San Diego, California, was the site of an athletic event quite unlike any other last weekend as over 70 adaptive surfers took to the waves to compete in the International Surfing Association’s first World Adaptive Surfing Championship.
Teams from 18 different countries came together at the event, presented by Challenged Athletes Foundation, Hurley, Stance and the City of San Diego at Balboa Park to kick off the event with a Parade of Nations. International Surfing Association (ISA) President Fernando Aguerre and ISA officials led the parade as teams proudly carried their national flags to the Spreckels Organ Pavilion for opening ceremonies.
“Surf culture is San Diego culture, which makes our city the perfect spot to host the very first ISA World Adaptive Surfing Championship,” said San Diego Mayor Kevin Faulconer. “Surfers and San Diegans may seem laid-back, but beneath the surface, have the passion and drive to do some incredible things. This competition is about celebrating those who have overcome physical challenges to perform amazing feats in the water. The athletes in the ISA World Adaptive Surfing Championship are proof that physical challenges don’t mean physical limitations.”
Two members of each team presented sand from their home beaches, where each type of sand was combined in a glass container to symbolize the peaceful, yet competitive, gathering.
Once they hit the water, nothing stood in the way of the surfers. They paddled across the waves of La Jolla Shores or rode with their surf therapy dogs. Some wowed crowds with headstands, while others were impressive simply because of their abilities at such a young age. The surfers represented the epitome of athletes with disabilities.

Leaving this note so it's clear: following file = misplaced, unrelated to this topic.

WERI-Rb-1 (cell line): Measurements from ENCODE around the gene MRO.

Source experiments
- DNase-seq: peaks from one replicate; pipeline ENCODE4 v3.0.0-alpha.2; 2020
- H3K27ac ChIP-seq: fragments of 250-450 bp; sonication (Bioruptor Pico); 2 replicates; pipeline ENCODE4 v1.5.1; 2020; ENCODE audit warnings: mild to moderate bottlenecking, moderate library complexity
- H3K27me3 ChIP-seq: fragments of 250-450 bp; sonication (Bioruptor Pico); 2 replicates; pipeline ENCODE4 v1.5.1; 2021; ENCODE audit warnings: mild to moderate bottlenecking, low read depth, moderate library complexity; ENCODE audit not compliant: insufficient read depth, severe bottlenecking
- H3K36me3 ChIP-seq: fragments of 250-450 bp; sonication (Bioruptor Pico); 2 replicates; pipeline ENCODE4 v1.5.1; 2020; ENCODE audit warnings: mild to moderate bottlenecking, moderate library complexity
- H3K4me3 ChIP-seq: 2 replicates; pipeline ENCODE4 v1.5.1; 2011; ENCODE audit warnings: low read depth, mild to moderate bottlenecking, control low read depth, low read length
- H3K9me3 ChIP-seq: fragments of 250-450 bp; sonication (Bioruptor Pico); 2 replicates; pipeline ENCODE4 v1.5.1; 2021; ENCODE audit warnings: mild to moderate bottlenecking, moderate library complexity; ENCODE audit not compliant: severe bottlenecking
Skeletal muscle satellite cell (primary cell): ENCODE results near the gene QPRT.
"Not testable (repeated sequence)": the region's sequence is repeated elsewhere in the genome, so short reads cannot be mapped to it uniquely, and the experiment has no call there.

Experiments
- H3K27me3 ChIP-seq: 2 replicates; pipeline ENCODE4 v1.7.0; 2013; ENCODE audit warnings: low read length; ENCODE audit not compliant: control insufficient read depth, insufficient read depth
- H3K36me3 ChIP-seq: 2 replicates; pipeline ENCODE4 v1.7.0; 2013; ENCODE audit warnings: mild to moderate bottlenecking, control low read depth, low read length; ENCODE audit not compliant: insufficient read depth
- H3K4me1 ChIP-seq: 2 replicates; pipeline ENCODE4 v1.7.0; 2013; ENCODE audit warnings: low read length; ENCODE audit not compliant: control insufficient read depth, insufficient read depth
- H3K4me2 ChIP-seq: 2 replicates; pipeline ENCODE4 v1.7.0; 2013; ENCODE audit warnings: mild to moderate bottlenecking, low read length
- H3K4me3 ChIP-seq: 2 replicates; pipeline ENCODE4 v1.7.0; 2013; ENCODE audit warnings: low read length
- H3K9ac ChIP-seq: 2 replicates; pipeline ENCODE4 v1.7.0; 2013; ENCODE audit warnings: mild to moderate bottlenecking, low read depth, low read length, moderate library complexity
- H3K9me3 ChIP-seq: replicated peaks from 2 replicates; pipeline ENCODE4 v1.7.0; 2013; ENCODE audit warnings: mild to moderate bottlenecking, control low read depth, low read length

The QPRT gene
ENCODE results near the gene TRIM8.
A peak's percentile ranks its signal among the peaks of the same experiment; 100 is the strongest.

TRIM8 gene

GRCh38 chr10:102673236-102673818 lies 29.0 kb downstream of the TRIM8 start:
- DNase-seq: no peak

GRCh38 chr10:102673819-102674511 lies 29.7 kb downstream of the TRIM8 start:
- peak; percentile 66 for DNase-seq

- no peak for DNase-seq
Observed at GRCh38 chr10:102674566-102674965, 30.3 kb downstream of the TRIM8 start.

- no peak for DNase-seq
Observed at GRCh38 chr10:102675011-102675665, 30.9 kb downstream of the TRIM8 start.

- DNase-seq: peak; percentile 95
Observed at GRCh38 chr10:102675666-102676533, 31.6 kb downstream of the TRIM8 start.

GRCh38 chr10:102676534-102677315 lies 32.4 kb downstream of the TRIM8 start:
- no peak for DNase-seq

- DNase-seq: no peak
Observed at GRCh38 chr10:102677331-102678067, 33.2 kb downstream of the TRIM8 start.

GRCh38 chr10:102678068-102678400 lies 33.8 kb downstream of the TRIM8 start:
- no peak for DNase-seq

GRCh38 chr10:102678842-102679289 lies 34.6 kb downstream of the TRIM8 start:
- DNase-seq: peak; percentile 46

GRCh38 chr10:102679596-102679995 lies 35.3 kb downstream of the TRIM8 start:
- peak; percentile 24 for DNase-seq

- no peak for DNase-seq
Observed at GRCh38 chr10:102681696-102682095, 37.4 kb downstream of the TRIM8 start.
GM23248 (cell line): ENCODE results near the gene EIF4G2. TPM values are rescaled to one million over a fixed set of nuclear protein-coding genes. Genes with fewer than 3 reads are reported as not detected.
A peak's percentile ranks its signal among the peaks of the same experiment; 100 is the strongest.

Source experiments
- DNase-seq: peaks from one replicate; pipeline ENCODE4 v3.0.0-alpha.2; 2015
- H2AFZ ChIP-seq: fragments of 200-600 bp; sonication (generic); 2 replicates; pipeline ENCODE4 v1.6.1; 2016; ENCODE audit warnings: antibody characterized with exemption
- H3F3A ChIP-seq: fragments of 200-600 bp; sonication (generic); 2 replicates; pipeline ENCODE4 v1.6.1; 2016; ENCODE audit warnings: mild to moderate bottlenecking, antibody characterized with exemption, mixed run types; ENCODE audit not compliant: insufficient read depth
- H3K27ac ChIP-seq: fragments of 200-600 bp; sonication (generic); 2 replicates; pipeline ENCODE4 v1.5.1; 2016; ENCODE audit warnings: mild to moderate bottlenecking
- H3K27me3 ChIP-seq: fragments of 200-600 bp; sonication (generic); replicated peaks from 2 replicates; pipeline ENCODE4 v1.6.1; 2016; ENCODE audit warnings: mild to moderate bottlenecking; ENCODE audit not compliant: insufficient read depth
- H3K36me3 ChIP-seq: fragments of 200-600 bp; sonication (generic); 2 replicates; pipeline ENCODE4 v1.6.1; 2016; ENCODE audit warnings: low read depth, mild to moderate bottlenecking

Surfers competed in four divisions: Stand, Upright, Prone and Assist. Those in the Stand division rode in standing or kneeling positions. The Upright division included surfers who rode while seated. Surfers who competed while lying down were in the Prone division. The Assist division included competitors who surfed independently but required assistance getting onto their boards or catching a wave.
According to the ISA’s release, the goal of the event was “to unify global efforts for the advancement of Adaptive Surfing by creating an event that serves as the preeminent platform for physically challenged surfers to display their talents in competition.”
The weekend’s events included a symposium on Saturday where speakers revealed plans and development for adaptive surfing programs. A live webcast of competition finals was broadcast on Sunday so friends and fans of the competitors could share in the excitement from locations across the globe.
Sunday also marked the day that the winners received their medals. “I couldn’t be happier than I am now,” said Fellipe Lima of Brazil, who won gold in the Upright division. “It’s amazing to see this ISA World Championship happen. It has always been my dream, not just to be a World Champion, but also to see the sport grow. This is just the start.”
Other gold medalists included Bruno Hansen from Denmark in the Prone division, Jesse Billauer from the U.S. in the Assist division, and Australia’s Mark “Mono” Stewart for the Stand division.
“I’ve been waiting 35 years for this event, but now I know that the sky is the limit with Adaptive Surfing,” said Stand division gold medalist Stewart. “The future is in the hands of all the young people you’ve seen here this week. I can’t wait to see what happens next.” We couldn’t agree more!
What other adaptive sports competitions would you like to see in the future?
Megan Winkler is an author, historian, Neurosculpting® meditation coach, certified nutritional consultant and DIY diva. When she’s not writing or teaching a class, Megan can be found in the water, on a yoga mat, learning a new instrument or singing karaoke. Her passion for a healthy mind-body-spirit relationship motivates her to explore all the natural world has to offer.